Over the past 3 weeks I have listened to the audio-book of a biography of Oswald Chambers. It was the free resource available at Christian Audio last month. Oswald Chambers: Abandoned to God: The Life Story of the Author of My Utmost for His Highest by David McCasland is an inspiring book and the reader was great. A slight British accent for the narration and a slight Scottish burr when quoting Oswald Chambers.
I find audio-books difficult, I lose focus and forget to pay attention. This book was a great audio-book, and it kept my attention. My argument this time is that I heard things I wanted to write down and meditate on but couldn’t given where I was and that the recording just kept going.
The book covers his birth, early years in Scotland, his time in London where he accepted Christ as his savior. Then the years when he struggled to understand what God would have him do. Oswald was 27 before he had a real purpose, but he was used by God even before that. I find this reassuring in a world where we should know what we want when we enter college at 18 and then do it well starting in our early 20′s. Oswald studied and worked but he spent much of his time and energy growing in his walk with God, seeking His will, and patiently waiting for guidance.
Here are some of the main points I did capture. One of Oswald’s sayings was that he wanted to spend and be spent only for God. His work wasn’t just a job, it was his life and God was present in everything he did. Related to this was his belief that he should give to whoever asks. He knew that people would take advantage of him, but that was God’s to handle. If Oswald gave when he was asked, then God would provide for Oswald. And this is how it worked every single time.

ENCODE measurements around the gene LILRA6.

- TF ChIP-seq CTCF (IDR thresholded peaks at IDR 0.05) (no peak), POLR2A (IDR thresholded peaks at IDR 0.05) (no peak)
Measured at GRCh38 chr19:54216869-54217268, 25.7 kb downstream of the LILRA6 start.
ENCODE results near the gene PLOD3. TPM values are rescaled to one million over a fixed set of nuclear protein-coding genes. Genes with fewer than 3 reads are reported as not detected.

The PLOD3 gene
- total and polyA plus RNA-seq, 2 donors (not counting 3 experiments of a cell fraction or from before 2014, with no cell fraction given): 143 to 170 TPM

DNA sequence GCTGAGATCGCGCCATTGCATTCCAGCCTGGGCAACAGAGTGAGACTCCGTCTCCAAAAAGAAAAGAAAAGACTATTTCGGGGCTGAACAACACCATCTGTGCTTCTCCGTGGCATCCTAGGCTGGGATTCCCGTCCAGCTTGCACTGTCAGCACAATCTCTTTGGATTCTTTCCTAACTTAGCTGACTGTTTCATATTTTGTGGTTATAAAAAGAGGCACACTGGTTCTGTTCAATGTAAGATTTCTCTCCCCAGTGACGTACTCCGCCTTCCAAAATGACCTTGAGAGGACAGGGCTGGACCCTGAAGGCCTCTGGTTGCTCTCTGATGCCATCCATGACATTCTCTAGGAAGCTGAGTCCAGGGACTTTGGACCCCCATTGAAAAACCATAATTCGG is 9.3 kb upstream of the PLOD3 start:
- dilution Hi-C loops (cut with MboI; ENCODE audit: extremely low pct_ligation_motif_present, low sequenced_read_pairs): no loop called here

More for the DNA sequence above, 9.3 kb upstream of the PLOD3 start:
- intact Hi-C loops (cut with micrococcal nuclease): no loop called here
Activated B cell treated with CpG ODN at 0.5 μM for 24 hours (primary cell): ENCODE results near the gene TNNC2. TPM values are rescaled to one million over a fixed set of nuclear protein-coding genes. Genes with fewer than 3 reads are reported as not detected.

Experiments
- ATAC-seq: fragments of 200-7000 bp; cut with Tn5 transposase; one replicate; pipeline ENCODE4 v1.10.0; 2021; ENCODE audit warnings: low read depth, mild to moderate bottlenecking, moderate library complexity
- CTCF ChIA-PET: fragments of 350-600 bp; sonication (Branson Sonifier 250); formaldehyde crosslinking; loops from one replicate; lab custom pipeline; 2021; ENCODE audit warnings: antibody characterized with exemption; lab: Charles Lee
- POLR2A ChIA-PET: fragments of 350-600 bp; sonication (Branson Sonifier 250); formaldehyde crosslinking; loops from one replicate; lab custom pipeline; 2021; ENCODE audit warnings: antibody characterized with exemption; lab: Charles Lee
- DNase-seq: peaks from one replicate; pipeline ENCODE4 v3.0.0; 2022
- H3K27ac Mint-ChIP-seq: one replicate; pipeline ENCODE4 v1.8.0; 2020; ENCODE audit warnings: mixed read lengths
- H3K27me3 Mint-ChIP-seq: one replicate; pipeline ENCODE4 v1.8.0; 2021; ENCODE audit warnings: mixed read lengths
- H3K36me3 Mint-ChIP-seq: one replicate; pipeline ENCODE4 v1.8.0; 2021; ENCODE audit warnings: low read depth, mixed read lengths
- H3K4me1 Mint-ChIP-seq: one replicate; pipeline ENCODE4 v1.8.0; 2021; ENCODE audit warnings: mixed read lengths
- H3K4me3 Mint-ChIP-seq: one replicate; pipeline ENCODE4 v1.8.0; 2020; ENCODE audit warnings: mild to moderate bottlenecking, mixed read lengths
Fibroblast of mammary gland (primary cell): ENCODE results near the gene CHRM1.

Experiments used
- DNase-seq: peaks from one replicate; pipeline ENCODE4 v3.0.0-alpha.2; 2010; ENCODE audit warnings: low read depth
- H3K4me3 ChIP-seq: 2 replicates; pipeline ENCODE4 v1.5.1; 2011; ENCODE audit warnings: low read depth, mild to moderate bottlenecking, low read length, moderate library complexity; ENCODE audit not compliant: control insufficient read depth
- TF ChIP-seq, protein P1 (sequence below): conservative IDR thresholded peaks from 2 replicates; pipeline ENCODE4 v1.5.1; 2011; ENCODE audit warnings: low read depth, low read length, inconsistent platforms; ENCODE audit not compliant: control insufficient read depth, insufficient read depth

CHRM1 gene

After he married (into his 30′s) he and his wife often had no definite plan for the future, but they trusted that God would provide if they only followed His will. He preached around England and Scotland, then they opened a Bible College in London, and God always provided.
I learned quite a bit about his life, including his trips to the US and his time spent in Japan. Then when WWI broke out, he went to Egypt working with the YMCA providing places for the soldiers to eat, socialize, and (at Oswald’s camp at least) to pray and hear the Word spoken and preached.
One way he comforted coworkers and friends, especially while in Egypt during the war, was to not worry so about understanding God’s ways. To know that God is love, get deep in that love, and trust God. He felt is was important to know the character of God and work from there.
After Oswald’s death, the book continues with a very good description of the work his wife undertook to publish his talks and sermons from the Bible College, his traveling preaching time, and the time in Egypt. They were quite a couple and she continued his legacy even after he was gone.
I like a biography that covers the facts, the thoughts, the development of the person’s worldview, and how they lived out that worldview. This was a very satisfying biography about an inspiring man.